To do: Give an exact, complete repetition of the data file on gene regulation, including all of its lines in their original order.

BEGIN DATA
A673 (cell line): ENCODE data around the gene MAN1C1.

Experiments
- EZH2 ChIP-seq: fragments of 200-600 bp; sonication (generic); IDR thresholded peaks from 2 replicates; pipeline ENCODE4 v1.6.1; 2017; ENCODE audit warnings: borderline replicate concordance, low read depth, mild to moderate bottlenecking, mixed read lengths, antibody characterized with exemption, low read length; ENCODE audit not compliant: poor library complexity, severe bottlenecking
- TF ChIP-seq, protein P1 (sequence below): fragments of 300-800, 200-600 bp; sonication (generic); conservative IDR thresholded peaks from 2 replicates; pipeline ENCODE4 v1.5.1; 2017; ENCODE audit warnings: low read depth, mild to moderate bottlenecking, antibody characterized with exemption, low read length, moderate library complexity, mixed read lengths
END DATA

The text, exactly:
A673 (cell line): ENCODE data around the gene MAN1C1.

Experiments
- EZH2 ChIP-seq: fragments of 200-600 bp; sonication (generic); IDR thresholded peaks from 2 replicates; pipeline ENCODE4 v1.6.1; 2017; ENCODE audit warnings: borderline replicate concordance, low read depth, mild to moderate bottlenecking, mixed read lengths, antibody characterized with exemption, low read length; ENCODE audit not compliant: poor library complexity, severe bottlenecking
- TF ChIP-seq, protein P1 (sequence below): fragments of 300-800, 200-600 bp; sonication (generic); conservative IDR thresholded peaks from 2 replicates; pipeline ENCODE4 v1.5.1; 2017; ENCODE audit warnings: low read depth, mild to moderate bottlenecking, antibody characterized with exemption, low read length, moderate library complexity, mixed read lengths